Kevin Durant came painfully close to his first NBA title last year, and after an offseason to reflect on what could have been, he’s clearly on a mission to get the job done this time around.
But he’s not alone.
From Chris Paul in Los Angeles to Carmelo Anthony in New York, some of the NBA’s brightest stars are making a serious push to add that elusive first championship to their trophy cases. So while it’s great that KD has stepped up his game in pursuit of that hardware, he’s going to have to get through a group of similarly motivated superstars to do it.
Of course, there’s also the small matter of LeBron James’ Miami Heat, Tim Duncan’s San Antonio Spurs and Kobe Bryant’s L.A. Lakers. Those guys and their clubs have already been to the mountaintop, and they’re in no hurry to climb down.
With all of the obstacles standing in the way, the mission to secure that first NBA title might seem impossible. But instead of self-destructing under the pressure, there are seven stars that have shown by their inspired play this season that they’ve chosen to accept it.
See what I did there?
All stats accurate through games played Jan. 4, 2012.
Russell Westbrook’s talent has never been in question. But he has been the subject of pretty consistent criticism for his shoot-first mentality—especially because he’s got the league’s most gifted scorer playing alongside him.
This season, Westbrook has made an obvious effort to get his teammates more involved, which has resulted in a significant spike in his assists-per-game average. After dipping all the way down to 5.5 dimes per contest last year, he’s got that figure up to a career-high 8.7 per game.
There’s no question that the Thunder are a better team when their point guard passes more and shoots less. In OKC’s wins this year, Westbrook had taken about three fewer shots per game and handed out about one more assist than in its losses.
He’s still a work in progress, as he continues to shoot more often than Kevin Durant this year. But the uptick in his assist numbers shows that he’s focusing on getting his teammates involved more than ever.
The point is: He’s trying to change.
He’ll have to keep it up in order to secure that elusive first championship.
Chris Paul never seems like he’s in a hurry on the court. He employs the league’s most probing, calculated approach on the offensive end, seeking out defensive weaknesses before calmly and efficiently attacking.
Beneath the placid surface, though, CP3 is a driven player.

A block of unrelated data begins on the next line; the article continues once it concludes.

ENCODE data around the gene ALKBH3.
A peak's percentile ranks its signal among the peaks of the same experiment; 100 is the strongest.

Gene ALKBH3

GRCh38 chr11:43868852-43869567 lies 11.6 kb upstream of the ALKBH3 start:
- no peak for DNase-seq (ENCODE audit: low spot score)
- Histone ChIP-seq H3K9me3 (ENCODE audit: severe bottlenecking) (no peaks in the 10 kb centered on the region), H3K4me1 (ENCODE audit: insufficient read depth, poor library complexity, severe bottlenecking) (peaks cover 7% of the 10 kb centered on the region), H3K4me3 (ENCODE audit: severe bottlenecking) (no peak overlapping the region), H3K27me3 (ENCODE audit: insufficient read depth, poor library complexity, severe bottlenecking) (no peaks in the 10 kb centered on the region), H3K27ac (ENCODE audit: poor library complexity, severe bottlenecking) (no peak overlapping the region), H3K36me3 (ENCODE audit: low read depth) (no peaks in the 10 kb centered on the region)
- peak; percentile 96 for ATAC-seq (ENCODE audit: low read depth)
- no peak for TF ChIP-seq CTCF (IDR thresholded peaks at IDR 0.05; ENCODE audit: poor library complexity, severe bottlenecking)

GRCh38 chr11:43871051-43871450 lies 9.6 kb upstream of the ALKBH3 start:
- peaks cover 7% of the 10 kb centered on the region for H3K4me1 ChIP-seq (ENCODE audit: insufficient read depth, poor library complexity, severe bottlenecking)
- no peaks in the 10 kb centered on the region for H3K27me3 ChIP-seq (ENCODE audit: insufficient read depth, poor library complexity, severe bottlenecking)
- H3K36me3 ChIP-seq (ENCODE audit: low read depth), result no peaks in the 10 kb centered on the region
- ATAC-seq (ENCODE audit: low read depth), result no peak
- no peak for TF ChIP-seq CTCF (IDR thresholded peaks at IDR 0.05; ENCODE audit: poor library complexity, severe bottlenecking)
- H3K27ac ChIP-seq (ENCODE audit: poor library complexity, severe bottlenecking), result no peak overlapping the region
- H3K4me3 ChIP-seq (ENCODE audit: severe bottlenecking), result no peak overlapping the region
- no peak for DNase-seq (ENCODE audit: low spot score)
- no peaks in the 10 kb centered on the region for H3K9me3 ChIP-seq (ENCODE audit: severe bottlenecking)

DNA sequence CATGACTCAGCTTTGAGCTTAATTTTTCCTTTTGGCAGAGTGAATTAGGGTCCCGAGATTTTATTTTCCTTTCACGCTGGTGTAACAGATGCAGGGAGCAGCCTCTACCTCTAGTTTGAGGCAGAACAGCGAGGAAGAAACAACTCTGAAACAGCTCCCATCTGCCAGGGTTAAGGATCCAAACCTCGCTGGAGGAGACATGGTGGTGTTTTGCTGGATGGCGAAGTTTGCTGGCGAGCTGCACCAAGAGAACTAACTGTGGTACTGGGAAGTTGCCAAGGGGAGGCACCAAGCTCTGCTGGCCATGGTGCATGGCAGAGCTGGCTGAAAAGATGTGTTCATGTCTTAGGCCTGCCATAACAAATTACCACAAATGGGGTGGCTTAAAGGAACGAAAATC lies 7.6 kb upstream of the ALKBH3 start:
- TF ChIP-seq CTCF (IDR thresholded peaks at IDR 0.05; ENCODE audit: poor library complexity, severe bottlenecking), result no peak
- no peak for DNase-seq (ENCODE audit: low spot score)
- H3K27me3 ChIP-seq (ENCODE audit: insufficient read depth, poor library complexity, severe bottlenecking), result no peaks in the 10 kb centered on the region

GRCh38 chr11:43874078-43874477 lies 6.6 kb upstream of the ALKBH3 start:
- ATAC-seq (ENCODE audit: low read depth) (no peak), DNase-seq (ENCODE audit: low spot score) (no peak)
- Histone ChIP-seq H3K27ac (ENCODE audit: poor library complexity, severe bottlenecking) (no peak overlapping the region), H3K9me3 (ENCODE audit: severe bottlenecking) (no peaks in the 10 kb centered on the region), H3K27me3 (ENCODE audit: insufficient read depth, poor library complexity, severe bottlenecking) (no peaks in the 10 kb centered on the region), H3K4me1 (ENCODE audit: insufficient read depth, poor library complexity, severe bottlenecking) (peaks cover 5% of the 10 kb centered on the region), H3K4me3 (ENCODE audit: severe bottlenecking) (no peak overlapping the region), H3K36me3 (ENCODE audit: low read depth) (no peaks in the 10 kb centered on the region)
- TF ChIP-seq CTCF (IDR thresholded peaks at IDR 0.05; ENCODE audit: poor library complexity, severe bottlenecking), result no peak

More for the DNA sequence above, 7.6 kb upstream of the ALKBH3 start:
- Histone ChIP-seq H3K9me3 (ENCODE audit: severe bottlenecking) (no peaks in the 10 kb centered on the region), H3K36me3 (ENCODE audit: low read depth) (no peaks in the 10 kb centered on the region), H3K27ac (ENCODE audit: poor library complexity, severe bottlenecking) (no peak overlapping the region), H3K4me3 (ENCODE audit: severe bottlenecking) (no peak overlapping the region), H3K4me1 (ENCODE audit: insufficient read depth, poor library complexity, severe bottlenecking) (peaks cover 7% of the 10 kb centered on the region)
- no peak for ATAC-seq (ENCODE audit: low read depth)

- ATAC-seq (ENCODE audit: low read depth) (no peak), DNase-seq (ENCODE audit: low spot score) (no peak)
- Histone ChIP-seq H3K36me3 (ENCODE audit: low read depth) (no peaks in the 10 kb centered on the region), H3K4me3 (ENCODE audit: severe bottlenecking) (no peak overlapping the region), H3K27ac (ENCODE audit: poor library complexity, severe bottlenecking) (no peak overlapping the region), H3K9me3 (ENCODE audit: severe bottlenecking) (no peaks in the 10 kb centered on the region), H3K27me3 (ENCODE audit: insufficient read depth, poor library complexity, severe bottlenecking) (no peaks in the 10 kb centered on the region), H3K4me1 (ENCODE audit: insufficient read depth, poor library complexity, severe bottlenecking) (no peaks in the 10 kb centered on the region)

And his affect on his team is most obvious when you look at just how good he makes the Clippers offense when he’s on the floor. According to 82games.com, the Clips score 114.8 points per 100 possessions when Paul is on the court. That figure blows away OKC’s league-best 110.2 rating.
Unsurprisingly, the Clippers aren’t nearly as good on offense when CP3 sits; they drop to 105.2 when Paul’s on the bench.
The road to Paul’s first championship is going to be a tough one, but the Clippers have looked pretty dominant for long stretches this year—like when they went undefeated in the entire month of December, for example—thanks to his offensive orchestration.
He won’t do it by scoring 40 points a game, or even 20 on most nights, but that’s not really his style anyway. Paul is gunning for that first ring by making everyone else better, which is the true mark of a great player.
When the Oklahoma City Thunder signed Serge Ibaka to a $48 million contract instead of saving that money to lock up James Harden, they made it clear that they believed in their power forward’s ability to develop into an elite player.
Ibaka might not quite be there yet, but the progress he’s made over the past couple of years shows that OKC’s front office was right about him.
Among the recent additions to Ibaka’s game are an improved set of one-on-one moves and better shooting accuracy across the board. He’s registering career highs from the field (56 percent) and the foul line (83 percent).
Of course, he remains a phenomenal shot-blocker and weak-side helper as well.
Ibaka may be playing third fiddle on his team, but he’s definitely developing into a bona fide star. And if his growth nets the team its first title, even better.
If all you noticed about Blake Griffin this year was his ubiquitous presence in (excellent) car commercials and lagging per-game averages, you might think the L.A. Clippers’ high-flier had put his title hopes on the back burner.
But if that’s what you think, you look dumber than a nine-year-old Griffin in jean shorts.
The guy has taken his game up a notch in support of Chris Paul, but he’s done it subtly.